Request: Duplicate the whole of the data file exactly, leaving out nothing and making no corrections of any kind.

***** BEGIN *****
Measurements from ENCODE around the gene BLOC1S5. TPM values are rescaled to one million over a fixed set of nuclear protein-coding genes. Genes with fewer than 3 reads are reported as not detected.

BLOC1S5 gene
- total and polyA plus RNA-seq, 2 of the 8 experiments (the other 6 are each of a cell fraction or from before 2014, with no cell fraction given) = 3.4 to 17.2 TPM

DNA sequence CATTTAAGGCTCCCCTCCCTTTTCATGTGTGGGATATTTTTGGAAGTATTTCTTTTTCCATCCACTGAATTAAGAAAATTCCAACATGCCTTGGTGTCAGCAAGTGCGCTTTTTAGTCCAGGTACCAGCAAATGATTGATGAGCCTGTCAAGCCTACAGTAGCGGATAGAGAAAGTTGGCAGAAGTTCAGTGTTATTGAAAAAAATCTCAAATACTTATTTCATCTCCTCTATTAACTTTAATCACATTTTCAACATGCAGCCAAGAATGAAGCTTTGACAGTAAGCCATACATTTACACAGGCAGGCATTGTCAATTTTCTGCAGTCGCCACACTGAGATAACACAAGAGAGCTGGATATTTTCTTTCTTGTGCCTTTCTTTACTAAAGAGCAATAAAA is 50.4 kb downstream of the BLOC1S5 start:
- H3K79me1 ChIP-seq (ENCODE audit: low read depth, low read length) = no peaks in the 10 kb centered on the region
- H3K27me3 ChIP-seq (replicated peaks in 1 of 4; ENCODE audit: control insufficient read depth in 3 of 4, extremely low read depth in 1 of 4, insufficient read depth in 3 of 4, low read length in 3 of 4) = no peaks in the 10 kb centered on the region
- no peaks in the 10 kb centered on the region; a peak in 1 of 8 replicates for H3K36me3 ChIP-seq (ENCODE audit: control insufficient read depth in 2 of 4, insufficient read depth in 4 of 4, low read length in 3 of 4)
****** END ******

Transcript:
Measurements from ENCODE around the gene BLOC1S5. TPM values are rescaled to one million over a fixed set of nuclear protein-coding genes. Genes with fewer than 3 reads are reported as not detected.

BLOC1S5 gene
- total and polyA plus RNA-seq, 2 of the 8 experiments (the other 6 are each of a cell fraction or from before 2014, with no cell fraction given) = 3.4 to 17.2 TPM

DNA sequence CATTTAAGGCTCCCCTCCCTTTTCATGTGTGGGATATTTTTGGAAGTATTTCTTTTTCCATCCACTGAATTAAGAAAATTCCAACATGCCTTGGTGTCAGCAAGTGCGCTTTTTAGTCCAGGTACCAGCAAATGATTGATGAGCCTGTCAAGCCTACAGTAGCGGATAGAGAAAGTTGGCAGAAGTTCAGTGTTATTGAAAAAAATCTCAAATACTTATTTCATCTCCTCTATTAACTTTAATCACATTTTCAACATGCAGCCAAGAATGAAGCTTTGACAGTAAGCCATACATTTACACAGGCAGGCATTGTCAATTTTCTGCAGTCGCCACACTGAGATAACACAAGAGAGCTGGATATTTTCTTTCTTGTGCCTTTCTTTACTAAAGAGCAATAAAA is 50.4 kb downstream of the BLOC1S5 start:
- H3K79me1 ChIP-seq (ENCODE audit: low read depth, low read length) = no peaks in the 10 kb centered on the region
- H3K27me3 ChIP-seq (replicated peaks in 1 of 4; ENCODE audit: control insufficient read depth in 3 of 4, extremely low read depth in 1 of 4, insufficient read depth in 3 of 4, low read length in 3 of 4) = no peaks in the 10 kb centered on the region
- no peaks in the 10 kb centered on the region; a peak in 1 of 8 replicates for H3K36me3 ChIP-seq (ENCODE audit: control insufficient read depth in 2 of 4, insufficient read depth in 4 of 4, low read length in 3 of 4)